Enterprise Security

BlackBerry Unveils BBM Protected to, Ahem, Protect Market Share

BlackBerry, whose share of the mobile phone market has been on a downward spiral, this week launched BBM Protected, the first in its planned eBBM Suite of secure enterprise-class messaging products.

BBM Protected targets regulated industries.

It’s claimed to be the only secure mobile instant messaging app that uses a FIPS 140-2 validated cryptographic library.

Users can securely message colleagues, people in other companies, and friends and family — so long as the others also are using BBM Protected.

Given BlackBerry’s dismal market share, does anyone care? In 2012, BlackBerry had 6 percent of the worldwide market, Vodafone calculated. It’s expected to fall to 5.9 percent by 2016.

Nevertheless, “most large enterprises care,” Carl Howe, a vice president at the Yankee Group, told the E-Commerce Times.

“Few other mobile platforms have the long and trusted time in service that the BlackBerry platform does,” Howe explained. “Do you want your corporate data running through a network that has been handling encrypted enterprise data for the last decade, or would you rather it were routed through a South Korean consumer electronics company?

More About BBM Protected

Messages between users of BBM Protected are encrypted using a PGP-like model, with both the sender and recipient having unique public and private encryption and signing keys.

Messages are encrypted on the sender’s smartphone by a Triple DES 168-bit BBM scrambling key, which also is used to authenticate and decrypt messages on the recipient’s phone.

These keys are generated on the smartphone by the FIPS 140-2 crypto library. They are controlled by the enterprise.

Each message uses a new random symmetric key for encryption.

All this happens in the background, without involving the users.

The current version of BBM Protected runs on BlackBerry smartphones running BBOS 6.0 or later, or BlackBerry 10 in Regulated mode. Versions for BlackBerry 10 smartphones using BlackBerry Balance, and for iOS and Android devices, will be available later this year.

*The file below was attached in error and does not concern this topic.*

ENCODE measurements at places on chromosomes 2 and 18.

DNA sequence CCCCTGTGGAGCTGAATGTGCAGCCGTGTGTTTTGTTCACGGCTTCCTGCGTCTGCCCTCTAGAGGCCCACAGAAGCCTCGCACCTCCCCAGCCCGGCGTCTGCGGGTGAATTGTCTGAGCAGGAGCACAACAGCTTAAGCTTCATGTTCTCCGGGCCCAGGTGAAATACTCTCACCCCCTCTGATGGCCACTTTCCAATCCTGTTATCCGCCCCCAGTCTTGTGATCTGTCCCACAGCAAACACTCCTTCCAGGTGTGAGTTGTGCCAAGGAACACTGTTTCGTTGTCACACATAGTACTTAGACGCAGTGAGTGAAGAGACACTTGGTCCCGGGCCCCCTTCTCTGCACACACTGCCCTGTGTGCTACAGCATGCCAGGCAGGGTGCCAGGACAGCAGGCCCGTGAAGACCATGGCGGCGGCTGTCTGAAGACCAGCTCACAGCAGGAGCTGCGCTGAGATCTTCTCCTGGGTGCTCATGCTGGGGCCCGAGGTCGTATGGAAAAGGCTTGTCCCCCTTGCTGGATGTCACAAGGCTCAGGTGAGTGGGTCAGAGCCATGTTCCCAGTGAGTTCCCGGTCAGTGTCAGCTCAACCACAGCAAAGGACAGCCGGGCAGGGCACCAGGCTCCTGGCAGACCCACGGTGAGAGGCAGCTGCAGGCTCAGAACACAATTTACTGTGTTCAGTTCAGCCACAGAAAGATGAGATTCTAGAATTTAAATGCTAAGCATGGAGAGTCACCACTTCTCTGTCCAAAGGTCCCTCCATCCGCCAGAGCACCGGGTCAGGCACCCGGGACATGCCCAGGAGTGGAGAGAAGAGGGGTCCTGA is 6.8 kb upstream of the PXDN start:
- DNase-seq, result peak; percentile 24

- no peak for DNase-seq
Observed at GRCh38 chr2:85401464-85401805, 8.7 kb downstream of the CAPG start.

“With BBM Protected, BlackBerry is going back to its roots — the enterprise,” Ramon Llamas, a research manager at IDC, told the E –Commerce Times.

“Because BBM is available on iOS and Android, BlackBerry’s extending BBM Protected to those OSes to make the feature more useful for enterprise customers,” Llamas continued. “Congratulations. Good job.”

Reaching Out and Touching Someone

BBM Protected offers secure intercompany messaging — it automatically encrypts messages between users, even if those users work in different companies.

The companies involved don’t have to share a BES server or federate their servers.

Managing BBM Protected

BBM Protected is added as an IT policy through an enterprise’s existing BES console, without the need to purchase new hardware, install new servers or update the BlackBerry OS.

It works with BES servers’ existing logging and auditing capabilities, so user enterprises can meet regulatory and compliance requirements.

The feature enables chats, group discussions and file-sharing.

Users get delivery and read notifications for messages sent.

No Secret Agents, Man!

Another feature of BBM 10 is that key exchanges are not stored on BlackBerry servers, because neither BBM nor BlackBerry brokers the crypto key exchanges.

By doing this, BlackBerry, in essence, is ensuring that demands for data on its servers will not compromise customers.

While the NSA’s PRISM program comes immediately to mind, BlackBerry also has had run-ins with governments in India, Russia, China and the Middle East.

After fighting long and hard not to do so, it has given various governments — including those of Russia, China, various Middle Eastern countries and India — access to communications over BlackBerry devices by users living in those countries.

“BBM Protected is BlackBerry’s offering to assuage current CIO concerns about government and foreign snooping on their business,” Howe suggested.

Richard Adhikari

Richard Adhikari has written about high-tech for leading industry publications since the 1990s and wonders where it's all leading to. Will implanted RFID chips in humans be the Mark of the Beast? Will nanotech solve our coming food crisis? Does Sturgeon's Law still hold true? You can connect with Richard on Google+.

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